Posted On June 24, 2019 By In SLIDER- With 1105 Views


By Michael Crowe –  Addis Ababa.

“In July we return here in Addis Ababa to sign the contract”, with these words Antonello Cammisecra, CEO of Enel Green Power (EGP), the Italian company world leader in the renewable energy sector, commented on the meeting held with the Ethiopian authorities in order to define the “financial closing” relating to the tender for the development, construction and operation of a 100 MW power plant to be built in Metehara, a town located 200 km east of the capital. What Cammisecra did not say explicitly, but that was understood by the context and the more general reasoning made with journalists on the sidelines of the annual meeting of Res4Africa, is that next July is somehow the last date to set in motion a tender now awarded by EGP almost two years ago.

Cammisecra’s reasoning to journalists at the press conference was simple: “We are happy to have won the race, happy to be in Ethiopia, proud to be able to create a system that through clean energy will create employment and development. We also understand that there may be delays. It happens often, so somehow it’s something we’re prepared for. Now, however, it seems to us that there is nothing else to do, so by July, we expect to sign the contracts and start the work. On the consequences of a possible further delay Cammisecra, on the other hand, has not really expressed itself, almost as if to say that this hypothesis is not even contemplable.

 A very linear attitude that of Cammisecra, typical of market leaders. Enel Green Power in terms of MegaWatt (Mw) installed is in fact currently the largest independent producer of renewable energy operating throughout Africa, a continent where the Italian group in the period 2019/2021 will invest 700 million euros building wind and solar systems for a total capacity of about 900 Mw. A position of strength further consolidated by the fact that EGP, as in Africa, is also growing all over the world, from the Americas to Australia. In other words, the numbers are all on the side of Cammisecra (photo).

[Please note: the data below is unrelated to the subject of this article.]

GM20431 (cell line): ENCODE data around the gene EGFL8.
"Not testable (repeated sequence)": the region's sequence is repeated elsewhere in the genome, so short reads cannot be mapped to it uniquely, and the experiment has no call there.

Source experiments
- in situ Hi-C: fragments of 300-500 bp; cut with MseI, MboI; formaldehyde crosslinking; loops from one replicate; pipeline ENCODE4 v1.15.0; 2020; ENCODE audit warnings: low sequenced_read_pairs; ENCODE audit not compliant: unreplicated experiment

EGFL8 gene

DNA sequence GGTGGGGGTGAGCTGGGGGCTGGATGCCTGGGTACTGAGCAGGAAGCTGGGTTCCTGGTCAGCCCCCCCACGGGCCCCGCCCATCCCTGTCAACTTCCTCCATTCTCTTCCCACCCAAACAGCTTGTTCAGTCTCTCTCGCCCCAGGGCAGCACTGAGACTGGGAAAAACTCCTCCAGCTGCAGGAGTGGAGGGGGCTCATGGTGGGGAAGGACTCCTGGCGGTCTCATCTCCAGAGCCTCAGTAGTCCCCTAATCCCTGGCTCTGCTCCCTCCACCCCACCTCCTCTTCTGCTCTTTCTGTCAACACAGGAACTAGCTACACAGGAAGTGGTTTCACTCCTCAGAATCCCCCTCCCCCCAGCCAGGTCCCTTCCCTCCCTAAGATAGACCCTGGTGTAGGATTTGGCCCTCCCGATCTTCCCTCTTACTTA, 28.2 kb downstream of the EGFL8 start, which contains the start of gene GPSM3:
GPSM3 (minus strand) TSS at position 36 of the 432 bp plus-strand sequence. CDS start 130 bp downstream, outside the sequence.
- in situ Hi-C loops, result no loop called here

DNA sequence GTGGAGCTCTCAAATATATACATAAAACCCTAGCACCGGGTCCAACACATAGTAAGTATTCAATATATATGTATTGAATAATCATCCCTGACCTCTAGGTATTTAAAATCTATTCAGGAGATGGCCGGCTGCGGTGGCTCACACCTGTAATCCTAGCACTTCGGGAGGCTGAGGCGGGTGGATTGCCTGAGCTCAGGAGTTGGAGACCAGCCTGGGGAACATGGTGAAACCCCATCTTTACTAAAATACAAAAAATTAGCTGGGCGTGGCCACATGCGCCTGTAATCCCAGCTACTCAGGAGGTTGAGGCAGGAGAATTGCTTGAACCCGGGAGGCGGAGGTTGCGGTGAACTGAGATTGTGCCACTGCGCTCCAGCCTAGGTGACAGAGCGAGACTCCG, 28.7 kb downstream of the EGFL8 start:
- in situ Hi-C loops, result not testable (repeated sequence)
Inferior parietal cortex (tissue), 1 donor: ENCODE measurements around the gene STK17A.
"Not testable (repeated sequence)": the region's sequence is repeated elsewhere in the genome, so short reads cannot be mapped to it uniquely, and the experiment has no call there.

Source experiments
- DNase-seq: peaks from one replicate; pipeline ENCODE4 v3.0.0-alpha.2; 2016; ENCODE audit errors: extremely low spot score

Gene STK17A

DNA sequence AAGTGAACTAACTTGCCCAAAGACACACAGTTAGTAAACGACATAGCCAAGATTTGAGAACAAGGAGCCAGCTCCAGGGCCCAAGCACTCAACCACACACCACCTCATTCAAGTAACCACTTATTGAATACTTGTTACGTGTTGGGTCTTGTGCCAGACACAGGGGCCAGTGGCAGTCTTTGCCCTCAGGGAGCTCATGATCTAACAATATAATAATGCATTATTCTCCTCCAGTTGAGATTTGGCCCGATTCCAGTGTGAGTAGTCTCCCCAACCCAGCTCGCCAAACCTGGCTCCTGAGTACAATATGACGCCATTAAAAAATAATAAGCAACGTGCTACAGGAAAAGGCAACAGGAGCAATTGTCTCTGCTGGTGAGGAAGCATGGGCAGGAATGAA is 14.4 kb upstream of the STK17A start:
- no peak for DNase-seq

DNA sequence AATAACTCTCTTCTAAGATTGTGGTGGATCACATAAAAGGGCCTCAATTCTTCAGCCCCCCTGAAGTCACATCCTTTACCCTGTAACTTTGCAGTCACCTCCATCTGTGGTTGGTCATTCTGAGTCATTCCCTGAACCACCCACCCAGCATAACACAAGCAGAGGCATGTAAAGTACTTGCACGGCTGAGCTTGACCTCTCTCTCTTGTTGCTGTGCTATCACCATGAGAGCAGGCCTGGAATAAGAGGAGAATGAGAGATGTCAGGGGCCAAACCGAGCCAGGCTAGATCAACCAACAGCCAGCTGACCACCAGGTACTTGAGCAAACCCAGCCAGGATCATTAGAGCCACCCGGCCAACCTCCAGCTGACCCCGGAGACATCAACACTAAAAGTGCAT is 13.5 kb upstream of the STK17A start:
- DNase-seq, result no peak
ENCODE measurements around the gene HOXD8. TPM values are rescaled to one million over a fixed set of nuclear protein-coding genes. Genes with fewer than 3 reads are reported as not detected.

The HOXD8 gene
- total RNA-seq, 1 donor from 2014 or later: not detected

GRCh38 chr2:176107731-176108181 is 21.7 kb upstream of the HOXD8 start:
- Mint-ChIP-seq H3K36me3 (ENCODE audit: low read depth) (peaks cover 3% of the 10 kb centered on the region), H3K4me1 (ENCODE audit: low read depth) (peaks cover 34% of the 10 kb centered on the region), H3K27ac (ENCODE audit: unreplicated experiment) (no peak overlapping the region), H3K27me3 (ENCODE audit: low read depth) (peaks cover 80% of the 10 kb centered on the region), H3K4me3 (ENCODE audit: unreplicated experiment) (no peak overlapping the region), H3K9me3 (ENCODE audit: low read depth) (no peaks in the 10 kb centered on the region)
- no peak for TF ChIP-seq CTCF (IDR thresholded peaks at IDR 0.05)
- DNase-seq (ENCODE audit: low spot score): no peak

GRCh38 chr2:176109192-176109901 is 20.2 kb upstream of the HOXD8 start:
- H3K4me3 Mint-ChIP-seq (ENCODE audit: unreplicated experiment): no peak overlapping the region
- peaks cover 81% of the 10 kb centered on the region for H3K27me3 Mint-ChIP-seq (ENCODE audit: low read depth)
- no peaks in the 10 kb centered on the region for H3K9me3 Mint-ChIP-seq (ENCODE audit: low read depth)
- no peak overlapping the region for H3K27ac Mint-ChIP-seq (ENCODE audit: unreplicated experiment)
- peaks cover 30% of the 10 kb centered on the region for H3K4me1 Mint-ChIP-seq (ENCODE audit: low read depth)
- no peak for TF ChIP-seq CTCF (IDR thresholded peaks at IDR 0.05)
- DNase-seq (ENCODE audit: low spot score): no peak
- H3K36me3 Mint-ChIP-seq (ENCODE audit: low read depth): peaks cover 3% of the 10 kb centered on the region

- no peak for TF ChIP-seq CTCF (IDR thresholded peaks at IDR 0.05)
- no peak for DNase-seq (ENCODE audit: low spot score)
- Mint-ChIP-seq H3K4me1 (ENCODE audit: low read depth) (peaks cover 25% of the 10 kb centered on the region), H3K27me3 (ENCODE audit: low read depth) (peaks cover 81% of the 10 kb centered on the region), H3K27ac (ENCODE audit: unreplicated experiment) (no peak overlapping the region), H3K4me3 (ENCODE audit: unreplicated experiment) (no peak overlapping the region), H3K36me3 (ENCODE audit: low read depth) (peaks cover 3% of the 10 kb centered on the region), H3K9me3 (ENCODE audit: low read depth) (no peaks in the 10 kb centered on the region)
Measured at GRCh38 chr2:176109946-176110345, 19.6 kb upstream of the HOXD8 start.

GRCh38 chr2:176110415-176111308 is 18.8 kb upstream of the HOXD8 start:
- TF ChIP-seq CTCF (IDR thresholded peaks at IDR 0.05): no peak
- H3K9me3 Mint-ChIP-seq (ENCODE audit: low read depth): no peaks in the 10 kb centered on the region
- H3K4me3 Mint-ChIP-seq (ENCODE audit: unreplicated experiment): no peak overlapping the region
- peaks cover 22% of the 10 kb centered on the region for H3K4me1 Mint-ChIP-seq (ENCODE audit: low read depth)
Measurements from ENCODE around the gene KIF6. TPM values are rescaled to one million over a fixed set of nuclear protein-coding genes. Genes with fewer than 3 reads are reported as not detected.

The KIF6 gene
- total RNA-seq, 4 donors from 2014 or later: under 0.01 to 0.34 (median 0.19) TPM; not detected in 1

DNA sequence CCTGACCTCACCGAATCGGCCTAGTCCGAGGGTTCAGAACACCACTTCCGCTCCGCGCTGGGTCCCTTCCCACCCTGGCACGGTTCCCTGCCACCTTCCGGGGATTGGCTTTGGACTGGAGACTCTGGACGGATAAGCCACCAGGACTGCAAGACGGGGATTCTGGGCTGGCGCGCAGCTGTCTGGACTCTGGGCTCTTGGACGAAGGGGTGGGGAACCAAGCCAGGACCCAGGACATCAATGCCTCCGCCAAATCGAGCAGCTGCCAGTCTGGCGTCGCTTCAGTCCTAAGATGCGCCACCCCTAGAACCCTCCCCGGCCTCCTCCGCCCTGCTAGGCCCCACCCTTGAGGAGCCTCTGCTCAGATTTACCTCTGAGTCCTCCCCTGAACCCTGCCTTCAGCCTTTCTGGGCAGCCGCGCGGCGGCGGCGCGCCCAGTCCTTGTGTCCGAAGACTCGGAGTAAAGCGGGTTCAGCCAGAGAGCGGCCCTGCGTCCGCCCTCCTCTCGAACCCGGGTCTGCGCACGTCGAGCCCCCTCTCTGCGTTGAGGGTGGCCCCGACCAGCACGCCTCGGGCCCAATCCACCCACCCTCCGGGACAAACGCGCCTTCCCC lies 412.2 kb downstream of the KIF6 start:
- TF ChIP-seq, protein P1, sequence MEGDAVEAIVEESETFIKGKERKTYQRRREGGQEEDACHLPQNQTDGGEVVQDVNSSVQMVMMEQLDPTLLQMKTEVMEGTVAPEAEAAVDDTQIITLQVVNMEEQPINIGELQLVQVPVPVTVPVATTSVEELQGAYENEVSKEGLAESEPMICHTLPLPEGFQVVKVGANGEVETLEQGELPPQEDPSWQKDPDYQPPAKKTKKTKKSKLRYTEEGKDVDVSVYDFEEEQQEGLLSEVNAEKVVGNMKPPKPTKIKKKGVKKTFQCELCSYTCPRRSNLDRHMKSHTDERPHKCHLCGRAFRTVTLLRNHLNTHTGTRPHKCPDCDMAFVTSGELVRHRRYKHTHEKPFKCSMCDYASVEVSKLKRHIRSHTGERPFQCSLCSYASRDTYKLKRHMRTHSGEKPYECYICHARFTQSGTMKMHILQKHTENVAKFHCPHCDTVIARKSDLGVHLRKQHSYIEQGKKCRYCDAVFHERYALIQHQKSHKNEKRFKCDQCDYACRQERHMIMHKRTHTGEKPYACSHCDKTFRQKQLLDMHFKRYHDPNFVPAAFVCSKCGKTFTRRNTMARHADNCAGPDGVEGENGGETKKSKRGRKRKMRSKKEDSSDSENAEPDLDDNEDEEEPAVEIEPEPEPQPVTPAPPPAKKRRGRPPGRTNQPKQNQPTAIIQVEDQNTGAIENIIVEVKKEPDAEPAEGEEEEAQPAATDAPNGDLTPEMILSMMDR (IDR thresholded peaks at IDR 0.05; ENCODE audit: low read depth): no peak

In short, if you put them in this context, you understand how the CEO of EGP can consider the two years since the victory of the race as the maximum waiting period. The market and the history of the rest explain well that operators of this size can not afford in industrial and economic terms to keep men and means committed on a territory for so long without having certainty about the timing and compliance with contracts. To all the observers present in Addis Ababa that of Cammisecra has, therefore, appeared as the last sign of availability to the Ethiopians: if in July there will be the signature well, vice versa EGP will look and head elsewhere. For example, in Kenya, Zambia or Morocco where EGP is already very active. Or in South Africa, where the Italian company already operates wind and solar power plants for 520 MW and where the races are held regularly and in an atmosphere of organizational efficiency.

The history of the Metehara plant, after all, also looking at it from the Ethiopian side, leads to the conclusion that next July is the right date to conclude the closing with EGP and start the works. Addis Ababa in fact cannot afford the luxury of going to a break with EGP that would cause significant economic damage, both because the Italians are the legitimate recipients of a tender whose arbitrary cancellation would cost a fortune, and because the entire development project would be postponed over time with significant damage to the country and the government itself. But above all, a cancellation of the tender would automatically lead Ethiopia to be perceived by international operators as an unreliable country. A negative reputation that would immediately go beyond the borders of the energy sector to great international finance. And in this sense, the words of Cammisecra should be read as the pure truth: in July, in one way or another, the history of Metehara will be written.

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